Iran: From Nuclear to Water and Dust Diplomacy

Wednesday, March 29, 2017


Kaveh L. Afrasiabi

In the post-nuclear deal era, Iran ought to devote considerable attention to the twin issues of transboundary water and dust issues, requiring skillful diplomacy.  The acidic combination of water shortage in some areas of Iran with the growing dust storms wreaking havoc on several provinces on a regular basis together form a major foreign policy challenge, in light of the fact that both issues concern relations with Iran's neighbors, e.g., Afghanistan and Iraq, and have both domestic and foreign sources.  

There are, of course, certain links between these two issues gripping Iran, which are both direct and indirect, such as the impact of desertification and drying up of some of Iran's lakes and rivers, deforestation, climate change, etc., yet as of this date a thorough and in-depth study of their interconnection is sadly missing. With respect to the water problem, according to some experts, the neglect and misuse of water supply networks as well as rising water demand fueled by economic growth and an expanding population are some of the root causes of this problem.  No doubt, some of Iran's own water and land management practices have worsened the environmental conditions exacerbating the dust storms that have impacted 23 of Iran's provinces, principally those in the south of the country.  Some of the dust storms originate in Iran and blow across the borders impacting Iran's neighbors, although neighbors such as Iraq are also to blame for their hazardous environmental practices that have triggered dust storms blowing into Iran's cities and rural areas, causing health problems and disrupting daily life.  According to studies done by the Iranian universities,  most of the dust storms originate in the deserts of Iraq, Syria, and Saudi Arabia.

In turn, this calls for a new 'regionalization' of Iran's environmental policies that in the past have yielded certain results with respect to the Caspian Sea, e.g., the signing of an environmental protocol on the Caspian, which can be used as a reference point for similar initiatives vis-a-vis the dust storms.  Needless to say, this is not an easy task, given the sour relations between Iran and Saudi Arabia, the raging conflict in Syria, and Iraq's growing water problem as a result of Turkey's new dams diverting the waters from the Tigris and Euphrates rivers.  Given the complexity of these two inter-related issues and the huge capital needed to redress them, Iran's dust and water diplomacy must be 'regionalist' through and through and, if need be, compete with the geopolitical and purely geostrategic considerations, although there is no tall wall among these issues and isolating them from one another is a definite political and diplomatic error.    For sure, Iran can no longer downplay the importance of these issues for the sake of geopolitical considerations, as has been the case for instance with Afghanistan, whose ambitious hydropower projects have resulted in a massive reduction of Iran's share of Hirmand river.  A new water-sharing agreement between Iran and Afghanistan is absolutely necessary, even though as of this date Kabul refuses to enter into any such agreement.  Pakistan too is severely water-stressed and is potentially interested in taking part in multilateral regional initiatives, perhaps under the rubric of ECO projects, given the shared membership in the regional organization, Economic Cooperation Organization (ECO).  ECO's water resource development projects address the issue of water insecurity in the "ECO zone" and represent a lofty goal --  that depend on much greater allocation of resources as well as commitment for water-sahring among the members than seen so far.  Similar initiatives on dust storms are also needed on ECO's part.  Various international organizations can, of course, pitch in and contribute to the expansion of, e.g., feasibility studies, on both issues of water and dust insecurity.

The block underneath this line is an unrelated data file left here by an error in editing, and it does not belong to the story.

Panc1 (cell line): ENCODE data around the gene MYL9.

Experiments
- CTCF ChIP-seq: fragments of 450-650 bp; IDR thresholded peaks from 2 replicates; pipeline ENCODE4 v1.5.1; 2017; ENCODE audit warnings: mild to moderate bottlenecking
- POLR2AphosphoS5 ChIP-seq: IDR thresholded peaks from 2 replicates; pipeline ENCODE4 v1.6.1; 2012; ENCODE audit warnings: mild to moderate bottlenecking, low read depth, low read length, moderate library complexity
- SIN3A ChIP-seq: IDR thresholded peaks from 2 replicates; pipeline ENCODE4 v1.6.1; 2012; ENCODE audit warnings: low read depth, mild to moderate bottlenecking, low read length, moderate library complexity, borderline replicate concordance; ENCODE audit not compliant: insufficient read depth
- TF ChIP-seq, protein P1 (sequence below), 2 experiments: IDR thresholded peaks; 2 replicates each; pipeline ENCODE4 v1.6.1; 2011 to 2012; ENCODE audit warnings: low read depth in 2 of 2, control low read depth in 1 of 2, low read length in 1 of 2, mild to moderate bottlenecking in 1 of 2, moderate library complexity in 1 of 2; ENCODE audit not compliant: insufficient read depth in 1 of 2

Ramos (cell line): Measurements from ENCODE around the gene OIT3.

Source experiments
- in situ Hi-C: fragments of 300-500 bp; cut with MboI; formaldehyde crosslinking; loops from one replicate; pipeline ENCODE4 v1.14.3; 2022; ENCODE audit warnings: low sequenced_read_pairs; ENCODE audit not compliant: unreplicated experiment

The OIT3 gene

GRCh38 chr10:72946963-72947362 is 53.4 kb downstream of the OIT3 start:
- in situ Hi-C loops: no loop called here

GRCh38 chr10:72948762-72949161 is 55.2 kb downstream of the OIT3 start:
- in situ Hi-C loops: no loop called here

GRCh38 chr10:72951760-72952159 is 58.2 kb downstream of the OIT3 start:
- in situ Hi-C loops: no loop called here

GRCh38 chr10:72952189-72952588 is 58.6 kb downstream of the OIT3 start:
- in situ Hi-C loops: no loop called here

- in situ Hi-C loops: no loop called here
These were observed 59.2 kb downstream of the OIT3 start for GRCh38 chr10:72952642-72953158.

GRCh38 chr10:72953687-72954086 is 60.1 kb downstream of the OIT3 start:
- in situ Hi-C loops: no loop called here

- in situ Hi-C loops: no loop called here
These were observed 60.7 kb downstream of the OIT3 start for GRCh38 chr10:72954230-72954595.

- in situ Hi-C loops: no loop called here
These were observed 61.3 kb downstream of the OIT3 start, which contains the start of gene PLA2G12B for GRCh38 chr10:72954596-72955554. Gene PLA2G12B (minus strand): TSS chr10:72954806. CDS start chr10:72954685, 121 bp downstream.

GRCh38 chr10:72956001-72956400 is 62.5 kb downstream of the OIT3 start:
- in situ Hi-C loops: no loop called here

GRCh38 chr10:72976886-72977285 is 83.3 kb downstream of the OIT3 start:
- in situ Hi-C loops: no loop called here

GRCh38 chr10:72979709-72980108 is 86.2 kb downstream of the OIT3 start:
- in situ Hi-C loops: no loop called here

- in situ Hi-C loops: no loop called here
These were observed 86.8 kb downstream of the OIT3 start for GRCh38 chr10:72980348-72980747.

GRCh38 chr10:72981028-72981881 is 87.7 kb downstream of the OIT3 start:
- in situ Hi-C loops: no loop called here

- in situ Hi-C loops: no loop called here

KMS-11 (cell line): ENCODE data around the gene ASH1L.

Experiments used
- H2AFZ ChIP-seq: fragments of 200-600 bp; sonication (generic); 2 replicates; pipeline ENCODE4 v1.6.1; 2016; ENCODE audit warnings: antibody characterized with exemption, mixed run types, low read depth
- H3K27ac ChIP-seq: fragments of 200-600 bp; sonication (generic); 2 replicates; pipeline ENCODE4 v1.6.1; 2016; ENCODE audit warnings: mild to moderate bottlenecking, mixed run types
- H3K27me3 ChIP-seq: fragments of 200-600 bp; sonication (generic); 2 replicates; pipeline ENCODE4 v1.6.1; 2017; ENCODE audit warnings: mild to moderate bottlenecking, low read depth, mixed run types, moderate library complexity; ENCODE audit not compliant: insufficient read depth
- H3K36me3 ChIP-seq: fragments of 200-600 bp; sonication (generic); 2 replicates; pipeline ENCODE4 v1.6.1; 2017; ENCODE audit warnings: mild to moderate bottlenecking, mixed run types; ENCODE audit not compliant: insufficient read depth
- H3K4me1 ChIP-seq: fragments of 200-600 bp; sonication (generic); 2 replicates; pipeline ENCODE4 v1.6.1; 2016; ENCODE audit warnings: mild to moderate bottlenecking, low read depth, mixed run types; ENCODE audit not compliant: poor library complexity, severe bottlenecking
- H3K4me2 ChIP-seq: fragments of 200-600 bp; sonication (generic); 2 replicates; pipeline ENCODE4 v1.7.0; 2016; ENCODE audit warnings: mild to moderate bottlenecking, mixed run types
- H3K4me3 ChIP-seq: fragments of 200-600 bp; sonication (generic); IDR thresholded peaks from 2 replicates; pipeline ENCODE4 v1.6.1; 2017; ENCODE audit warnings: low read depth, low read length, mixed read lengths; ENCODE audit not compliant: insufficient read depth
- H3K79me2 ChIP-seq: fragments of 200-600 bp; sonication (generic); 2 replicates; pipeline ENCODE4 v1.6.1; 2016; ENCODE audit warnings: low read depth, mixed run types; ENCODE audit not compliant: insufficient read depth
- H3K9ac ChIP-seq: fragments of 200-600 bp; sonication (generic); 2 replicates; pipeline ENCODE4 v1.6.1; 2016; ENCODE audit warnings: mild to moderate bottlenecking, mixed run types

Within Iran, certain bureaucratic changes might be necessary, such as the creation of an inter-agency task force focused on these two issues of high concerns for the country's national security and future economic growth, which would then act as the fount of new policies. Both these are long-term problems that have the potential to exacerbate relations in the region and no quick-fix can solve them. Regional approaches to global warming and its potentially devastating effects on the (semi) arid regions of Iran are presently in the incipient stages and over time would need to be expanded considerably.  Iran's own water policy, featuring plans for several new desalination plants as well as new water channels, has to be infused with a huge amount of capital in order to be successful, otherwise the endemic water problems will grow over time, given the gloomy predictions of rising temperature, etc.  An apt initiative would be for Iran to select a "water Czar" above and beyond the present heads of the relevant ministries.  Such bold and timely actions complementing an energic water-dust diplomacy are unavoidable if Iran is serious about tackling what promises to be growing water-dust insecurity.

*More by Kaveh L. Afrasiabi:
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*These views represent those of the author and are not necessarily Iran Review's viewpoints.

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